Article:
Lessons learned: Creating New Products takes Heart and Maths
This lessons learned series is part of our live SaaS resource list we're building while launching a new product.
What one sentence was most important to our product creation and why?
"If you start out with $100 at the beginning of the year and you were able to increase what you have by 1% every single day, at the end of the year, you would have $3,778.34 = $100 * (1 + 1%) ^ 365. That is 37.78x what you had at the beginning of the year. Get that 1% every single day!”
We find that new product ideas are always exciting.
However, that excitement is about the general direction of the product and what it's capable and the details are where the work is.
The details of the product will be worked out through an iteration process where each week we push out a new version of the product and test it, figure out what's missing and rebuild it. We believe that 20 or 30 of these iterations will improve the product well beyond our initial vision and help expand that vision and refine it.
The quote above about 1% improvements and their compounding power feels like exactly the right thing to keep in our minds when developing anything.
What dumb assumptions did we make about creating products at the very start of our journey?
We had some experience in building products before Upscope so we were not total novices but...
We only "half" knew things (which is quite standard in the early days of most startups but it has a cost in time and revenue).
We knew that building a core quality product was important but we didn't fully appreciate how it helps cut down support, sales and other problems later on.
We knew that a great design could make a big difference but we felt we had a good enough design and we stuck with that for too long.
We knew that building too many 'not quite priority' features would create technical debt but we still created a few too many and had to support them afterwards. It's amazing how distracting 30 mins a day spent explaining that one extra confusing feature can be in terms of additional time and energy lost.
You can still grow a company if you "half" do some things but have you ever seen how much sales go up with a great new design? It can be a massive lift. More than spending months on dozens of new blog posts.
Have you seen how little friction there is in a product with a few core features that work and are simple to use? You'll hear people tell you about it during customer calls "we bought it because it worked and it was simple to set up and use".
What's one the most worthwhile things we did after this?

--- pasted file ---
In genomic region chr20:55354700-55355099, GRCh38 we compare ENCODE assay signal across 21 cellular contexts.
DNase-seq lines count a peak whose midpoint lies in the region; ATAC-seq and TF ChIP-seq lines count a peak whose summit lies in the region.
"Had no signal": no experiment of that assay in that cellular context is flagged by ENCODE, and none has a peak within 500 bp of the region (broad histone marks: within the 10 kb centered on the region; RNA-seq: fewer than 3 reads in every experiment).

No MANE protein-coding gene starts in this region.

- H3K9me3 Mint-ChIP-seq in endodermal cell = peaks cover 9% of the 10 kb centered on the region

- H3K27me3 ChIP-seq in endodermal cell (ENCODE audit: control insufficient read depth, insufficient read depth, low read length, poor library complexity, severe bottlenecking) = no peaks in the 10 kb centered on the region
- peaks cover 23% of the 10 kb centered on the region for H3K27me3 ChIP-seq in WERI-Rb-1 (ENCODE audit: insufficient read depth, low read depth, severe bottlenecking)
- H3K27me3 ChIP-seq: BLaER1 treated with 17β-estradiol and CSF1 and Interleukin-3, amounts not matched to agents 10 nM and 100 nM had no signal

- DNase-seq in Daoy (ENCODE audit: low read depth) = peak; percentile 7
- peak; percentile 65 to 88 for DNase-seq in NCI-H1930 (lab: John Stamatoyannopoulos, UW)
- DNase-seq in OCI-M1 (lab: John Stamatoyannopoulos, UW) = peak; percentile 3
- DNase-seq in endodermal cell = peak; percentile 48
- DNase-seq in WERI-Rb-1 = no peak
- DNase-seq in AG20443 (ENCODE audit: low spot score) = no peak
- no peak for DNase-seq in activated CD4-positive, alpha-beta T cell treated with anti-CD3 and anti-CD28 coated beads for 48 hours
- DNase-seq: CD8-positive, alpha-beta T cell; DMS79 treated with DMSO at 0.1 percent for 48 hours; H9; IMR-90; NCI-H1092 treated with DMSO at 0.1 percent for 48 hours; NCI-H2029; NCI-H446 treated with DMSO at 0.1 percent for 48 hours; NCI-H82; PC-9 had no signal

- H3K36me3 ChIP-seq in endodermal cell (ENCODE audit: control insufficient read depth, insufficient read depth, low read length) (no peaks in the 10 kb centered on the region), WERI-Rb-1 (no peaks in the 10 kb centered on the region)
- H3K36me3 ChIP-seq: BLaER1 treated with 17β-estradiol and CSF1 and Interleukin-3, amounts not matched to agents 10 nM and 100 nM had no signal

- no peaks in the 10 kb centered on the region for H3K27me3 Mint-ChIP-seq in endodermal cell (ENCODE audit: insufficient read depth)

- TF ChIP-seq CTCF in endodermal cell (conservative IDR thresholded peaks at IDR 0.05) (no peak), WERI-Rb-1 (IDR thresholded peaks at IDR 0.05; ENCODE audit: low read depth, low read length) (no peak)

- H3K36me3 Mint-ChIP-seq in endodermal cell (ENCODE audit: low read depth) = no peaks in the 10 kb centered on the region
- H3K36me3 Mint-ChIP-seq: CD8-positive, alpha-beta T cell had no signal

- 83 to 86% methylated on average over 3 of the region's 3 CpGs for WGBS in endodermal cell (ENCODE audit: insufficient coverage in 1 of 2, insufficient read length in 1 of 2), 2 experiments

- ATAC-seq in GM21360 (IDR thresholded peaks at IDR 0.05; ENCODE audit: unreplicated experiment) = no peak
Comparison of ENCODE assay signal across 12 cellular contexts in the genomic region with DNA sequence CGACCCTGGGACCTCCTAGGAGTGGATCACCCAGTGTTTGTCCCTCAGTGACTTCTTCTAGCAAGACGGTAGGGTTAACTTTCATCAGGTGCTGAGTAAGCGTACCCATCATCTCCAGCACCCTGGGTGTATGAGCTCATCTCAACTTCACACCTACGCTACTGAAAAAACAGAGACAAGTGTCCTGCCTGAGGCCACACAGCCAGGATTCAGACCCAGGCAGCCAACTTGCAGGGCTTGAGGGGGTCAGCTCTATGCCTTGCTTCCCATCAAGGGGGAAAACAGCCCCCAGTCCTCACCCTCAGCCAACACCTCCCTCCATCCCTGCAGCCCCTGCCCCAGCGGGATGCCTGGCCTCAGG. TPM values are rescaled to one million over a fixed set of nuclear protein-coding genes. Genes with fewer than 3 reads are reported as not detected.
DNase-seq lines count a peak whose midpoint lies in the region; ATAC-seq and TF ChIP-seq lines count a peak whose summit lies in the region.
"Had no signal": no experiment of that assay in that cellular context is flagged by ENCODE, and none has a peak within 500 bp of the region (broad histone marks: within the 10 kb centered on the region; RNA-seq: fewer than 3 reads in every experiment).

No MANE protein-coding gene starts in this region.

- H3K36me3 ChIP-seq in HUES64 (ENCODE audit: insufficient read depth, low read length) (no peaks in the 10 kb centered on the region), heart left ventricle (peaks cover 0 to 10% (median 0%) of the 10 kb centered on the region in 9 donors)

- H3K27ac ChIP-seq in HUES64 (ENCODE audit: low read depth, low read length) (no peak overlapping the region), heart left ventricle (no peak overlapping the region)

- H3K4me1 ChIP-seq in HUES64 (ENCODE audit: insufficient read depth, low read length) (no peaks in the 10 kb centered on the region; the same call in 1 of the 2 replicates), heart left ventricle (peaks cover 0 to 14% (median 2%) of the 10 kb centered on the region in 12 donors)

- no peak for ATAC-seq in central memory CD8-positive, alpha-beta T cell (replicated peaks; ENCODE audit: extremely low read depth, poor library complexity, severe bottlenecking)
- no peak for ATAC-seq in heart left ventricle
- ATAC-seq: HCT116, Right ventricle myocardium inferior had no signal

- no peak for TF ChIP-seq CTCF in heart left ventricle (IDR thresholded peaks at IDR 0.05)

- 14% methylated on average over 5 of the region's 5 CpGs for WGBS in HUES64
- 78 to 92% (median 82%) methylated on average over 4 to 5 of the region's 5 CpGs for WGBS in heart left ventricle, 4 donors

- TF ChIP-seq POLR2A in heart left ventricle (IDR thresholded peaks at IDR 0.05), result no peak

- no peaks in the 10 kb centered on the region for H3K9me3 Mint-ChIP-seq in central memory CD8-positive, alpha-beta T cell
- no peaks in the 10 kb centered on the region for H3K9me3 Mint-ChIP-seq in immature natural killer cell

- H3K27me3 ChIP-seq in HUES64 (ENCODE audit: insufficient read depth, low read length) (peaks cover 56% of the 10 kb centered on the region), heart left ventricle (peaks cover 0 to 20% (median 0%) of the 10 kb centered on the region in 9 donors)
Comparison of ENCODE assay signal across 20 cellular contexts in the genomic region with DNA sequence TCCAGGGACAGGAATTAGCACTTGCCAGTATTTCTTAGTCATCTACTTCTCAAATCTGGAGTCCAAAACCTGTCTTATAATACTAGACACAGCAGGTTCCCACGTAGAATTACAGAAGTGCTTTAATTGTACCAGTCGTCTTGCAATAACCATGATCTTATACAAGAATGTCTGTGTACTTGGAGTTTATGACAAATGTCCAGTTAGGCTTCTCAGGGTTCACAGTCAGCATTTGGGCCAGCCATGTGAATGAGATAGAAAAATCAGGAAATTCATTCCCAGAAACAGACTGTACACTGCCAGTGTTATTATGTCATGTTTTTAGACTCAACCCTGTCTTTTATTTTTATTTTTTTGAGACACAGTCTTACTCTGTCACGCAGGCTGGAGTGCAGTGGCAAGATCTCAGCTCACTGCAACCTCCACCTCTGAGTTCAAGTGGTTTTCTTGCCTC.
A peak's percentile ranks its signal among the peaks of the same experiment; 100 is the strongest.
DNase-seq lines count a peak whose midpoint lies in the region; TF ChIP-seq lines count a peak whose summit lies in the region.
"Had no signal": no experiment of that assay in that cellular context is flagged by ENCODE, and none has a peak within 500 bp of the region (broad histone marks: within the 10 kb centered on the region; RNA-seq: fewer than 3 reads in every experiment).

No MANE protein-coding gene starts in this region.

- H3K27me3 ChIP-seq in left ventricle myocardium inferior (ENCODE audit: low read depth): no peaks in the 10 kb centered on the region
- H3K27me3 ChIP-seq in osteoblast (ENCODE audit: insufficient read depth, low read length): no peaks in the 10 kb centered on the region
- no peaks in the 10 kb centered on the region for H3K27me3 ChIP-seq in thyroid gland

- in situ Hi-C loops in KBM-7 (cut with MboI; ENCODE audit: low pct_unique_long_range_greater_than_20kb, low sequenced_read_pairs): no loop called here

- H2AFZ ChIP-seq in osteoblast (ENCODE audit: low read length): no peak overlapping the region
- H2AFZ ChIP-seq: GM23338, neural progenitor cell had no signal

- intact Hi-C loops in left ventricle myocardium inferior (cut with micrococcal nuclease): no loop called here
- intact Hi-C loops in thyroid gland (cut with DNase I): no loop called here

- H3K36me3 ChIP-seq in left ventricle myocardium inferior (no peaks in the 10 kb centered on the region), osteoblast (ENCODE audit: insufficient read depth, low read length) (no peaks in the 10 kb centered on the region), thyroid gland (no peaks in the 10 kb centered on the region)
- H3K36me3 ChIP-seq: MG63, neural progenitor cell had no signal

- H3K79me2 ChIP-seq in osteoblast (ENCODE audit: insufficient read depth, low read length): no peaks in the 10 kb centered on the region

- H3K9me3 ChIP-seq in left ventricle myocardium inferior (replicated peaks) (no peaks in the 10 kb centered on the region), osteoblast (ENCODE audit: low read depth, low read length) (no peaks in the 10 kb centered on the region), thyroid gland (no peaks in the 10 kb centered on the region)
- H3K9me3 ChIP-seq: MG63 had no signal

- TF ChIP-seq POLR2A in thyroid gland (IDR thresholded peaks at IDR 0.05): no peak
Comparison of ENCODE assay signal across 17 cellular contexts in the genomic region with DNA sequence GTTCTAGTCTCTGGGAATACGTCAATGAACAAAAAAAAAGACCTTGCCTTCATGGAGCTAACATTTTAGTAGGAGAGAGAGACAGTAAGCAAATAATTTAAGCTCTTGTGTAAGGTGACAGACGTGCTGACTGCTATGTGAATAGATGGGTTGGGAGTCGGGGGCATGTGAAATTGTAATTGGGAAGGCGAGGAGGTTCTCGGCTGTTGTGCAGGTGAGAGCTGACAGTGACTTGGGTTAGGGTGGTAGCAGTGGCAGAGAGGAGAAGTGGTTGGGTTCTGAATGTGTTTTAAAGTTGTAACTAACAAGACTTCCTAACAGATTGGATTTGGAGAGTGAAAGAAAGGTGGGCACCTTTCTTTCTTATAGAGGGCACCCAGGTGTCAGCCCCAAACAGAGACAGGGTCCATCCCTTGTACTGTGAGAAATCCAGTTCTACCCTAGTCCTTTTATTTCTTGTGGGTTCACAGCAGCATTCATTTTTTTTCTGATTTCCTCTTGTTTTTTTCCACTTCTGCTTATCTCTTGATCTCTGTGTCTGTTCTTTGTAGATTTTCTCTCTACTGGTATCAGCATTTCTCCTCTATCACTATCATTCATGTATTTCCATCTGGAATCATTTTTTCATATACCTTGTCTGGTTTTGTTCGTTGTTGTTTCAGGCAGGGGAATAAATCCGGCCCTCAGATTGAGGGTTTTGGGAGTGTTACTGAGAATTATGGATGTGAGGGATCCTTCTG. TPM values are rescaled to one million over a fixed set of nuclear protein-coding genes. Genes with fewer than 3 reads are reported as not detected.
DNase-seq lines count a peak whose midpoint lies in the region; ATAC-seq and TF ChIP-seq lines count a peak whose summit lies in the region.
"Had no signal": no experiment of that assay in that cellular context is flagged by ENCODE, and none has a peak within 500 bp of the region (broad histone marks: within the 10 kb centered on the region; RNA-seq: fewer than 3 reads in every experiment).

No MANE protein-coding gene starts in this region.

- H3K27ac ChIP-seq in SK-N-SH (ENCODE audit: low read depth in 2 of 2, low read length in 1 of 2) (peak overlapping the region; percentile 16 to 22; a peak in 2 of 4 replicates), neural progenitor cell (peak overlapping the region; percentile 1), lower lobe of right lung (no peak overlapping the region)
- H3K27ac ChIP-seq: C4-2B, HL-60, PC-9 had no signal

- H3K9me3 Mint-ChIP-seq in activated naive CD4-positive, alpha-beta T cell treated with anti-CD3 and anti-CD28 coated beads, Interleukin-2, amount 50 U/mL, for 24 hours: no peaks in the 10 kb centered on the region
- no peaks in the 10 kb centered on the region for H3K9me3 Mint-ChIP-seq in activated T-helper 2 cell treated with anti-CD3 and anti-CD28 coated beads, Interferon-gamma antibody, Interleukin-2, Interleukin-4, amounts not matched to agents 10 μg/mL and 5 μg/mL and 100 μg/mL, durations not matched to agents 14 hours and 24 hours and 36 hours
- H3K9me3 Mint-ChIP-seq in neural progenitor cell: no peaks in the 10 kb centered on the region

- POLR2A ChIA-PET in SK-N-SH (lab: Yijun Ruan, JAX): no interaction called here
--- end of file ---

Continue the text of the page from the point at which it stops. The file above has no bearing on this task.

The 1% rule listed at the top was used as an underlying philosophy for reaching our initial internal build of our "Flows" product.
The most worthwhile thing done was to allow the excitement of building the product but to make sure it was channelled into iterations.
The principles we kept in mind for the initial internal build were as follows:
- Stick to a single core great product experience which we believe is needed based on our understanding of the current problem and the flaws in the other products servicing part or all of that problem.
- We assumed it would take 10 or 20 product iterations to achieve an initial internal minimal viable product that met this high standard. In other words, the first version was just step 1 of 20.
- Only a real change can be called an iteration. Bug fixes don't count.
- Build, distribute to team members, test, get feedback as often as possible.
- Immediately drop any features we feel are not absolutely critical to achieving that single core great product experience. This is the hardest and most essential part.
By around the 9th iteration, which took nearly 2 months, we had dropped more than half of the features developed and that's effectively half the development time. It's a brutal process but the speed at which average or not quite essential features is dropped is essential to making it work.
What would we advise someone to do if they were building a product from scratch?
You are either your own customer or you are building a product for customers you can test the product with.
If it's for yourself then great, keep in mind exactly what you want to build and don't keep half a mind on its external use.
Note, if it really is for you and you're fixing your own problem then you've probably looked for other existing solutions to that problem and were not satisfied with them, that's why you're building it for yourself.
That's how you normally fix problems, you look for existing solutions first. If you can't find one or they're not up to scratch or they're difficult to find and use then that gives you a clue about the state of the market.
If we had a magic wand how would we use it to improve our product development now?
We'd have in-house designers who instantly understood storytelling and could get to work on the design / story telling side of the product once we reached that 9th iteration and had a good enough idea of what it was going to be when we initially launched it.
The design, in this particular case, is an important component in ticking the 3rd box within "valuable, simple, fun". Right now the Flows product we're working on is valuable and simple and making it fun would help increase its distribution power by 10X, 20X, 100X? Hard to say but it's essential.
Pardeep overlooks growth at Upscope and loves writing about SaaS companies, customer success and customer experience.